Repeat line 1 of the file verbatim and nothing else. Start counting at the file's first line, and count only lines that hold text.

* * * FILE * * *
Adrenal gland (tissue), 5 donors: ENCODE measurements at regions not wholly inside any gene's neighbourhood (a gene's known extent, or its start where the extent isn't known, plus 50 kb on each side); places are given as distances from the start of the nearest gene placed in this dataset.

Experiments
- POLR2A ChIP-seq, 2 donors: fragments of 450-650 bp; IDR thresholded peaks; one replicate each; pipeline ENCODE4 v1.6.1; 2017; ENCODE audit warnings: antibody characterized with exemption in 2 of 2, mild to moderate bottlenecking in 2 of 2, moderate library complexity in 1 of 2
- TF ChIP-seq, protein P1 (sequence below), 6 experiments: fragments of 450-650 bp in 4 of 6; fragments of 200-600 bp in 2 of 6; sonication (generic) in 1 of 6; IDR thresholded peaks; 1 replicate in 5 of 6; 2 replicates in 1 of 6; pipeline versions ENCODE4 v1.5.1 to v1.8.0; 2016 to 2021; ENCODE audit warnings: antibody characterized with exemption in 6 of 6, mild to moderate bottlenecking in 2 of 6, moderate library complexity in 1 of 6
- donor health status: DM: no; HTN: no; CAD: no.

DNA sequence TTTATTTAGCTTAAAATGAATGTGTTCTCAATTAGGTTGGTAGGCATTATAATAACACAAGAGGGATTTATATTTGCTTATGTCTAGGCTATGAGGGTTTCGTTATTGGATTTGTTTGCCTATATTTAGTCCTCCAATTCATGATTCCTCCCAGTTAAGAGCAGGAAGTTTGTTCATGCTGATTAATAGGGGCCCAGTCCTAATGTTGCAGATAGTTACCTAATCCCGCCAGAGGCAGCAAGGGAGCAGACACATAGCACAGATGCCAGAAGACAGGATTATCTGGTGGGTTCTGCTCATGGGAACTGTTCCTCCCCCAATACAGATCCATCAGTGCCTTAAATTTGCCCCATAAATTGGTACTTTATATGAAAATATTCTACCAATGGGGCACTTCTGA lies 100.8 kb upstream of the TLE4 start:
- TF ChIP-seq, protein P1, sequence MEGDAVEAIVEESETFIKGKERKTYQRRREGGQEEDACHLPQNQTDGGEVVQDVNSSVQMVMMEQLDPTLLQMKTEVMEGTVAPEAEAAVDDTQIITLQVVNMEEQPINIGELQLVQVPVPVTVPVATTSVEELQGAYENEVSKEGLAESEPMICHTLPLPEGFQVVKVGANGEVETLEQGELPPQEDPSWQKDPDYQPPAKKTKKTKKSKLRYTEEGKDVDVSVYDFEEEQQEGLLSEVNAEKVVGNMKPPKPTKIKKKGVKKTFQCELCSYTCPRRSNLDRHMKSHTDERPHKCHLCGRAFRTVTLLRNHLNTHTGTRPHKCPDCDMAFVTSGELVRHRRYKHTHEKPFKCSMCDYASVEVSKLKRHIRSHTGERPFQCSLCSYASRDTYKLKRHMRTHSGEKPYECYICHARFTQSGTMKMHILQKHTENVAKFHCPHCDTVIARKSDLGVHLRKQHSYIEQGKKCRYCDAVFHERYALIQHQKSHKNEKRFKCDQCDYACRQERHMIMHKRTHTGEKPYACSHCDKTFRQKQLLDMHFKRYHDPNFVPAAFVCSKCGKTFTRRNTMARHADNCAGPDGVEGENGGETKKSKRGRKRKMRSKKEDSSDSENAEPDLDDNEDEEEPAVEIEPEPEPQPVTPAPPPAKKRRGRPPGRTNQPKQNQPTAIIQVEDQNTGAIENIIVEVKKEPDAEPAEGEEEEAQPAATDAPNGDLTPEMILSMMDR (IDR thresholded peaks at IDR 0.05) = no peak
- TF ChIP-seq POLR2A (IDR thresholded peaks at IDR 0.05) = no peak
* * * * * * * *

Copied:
Adrenal gland (tissue), 5 donors: ENCODE measurements at regions not wholly inside any gene's neighbourhood (a gene's known extent, or its start where the extent isn't known, plus 50 kb on each side); places are given as distances from the start of the nearest gene placed in this dataset.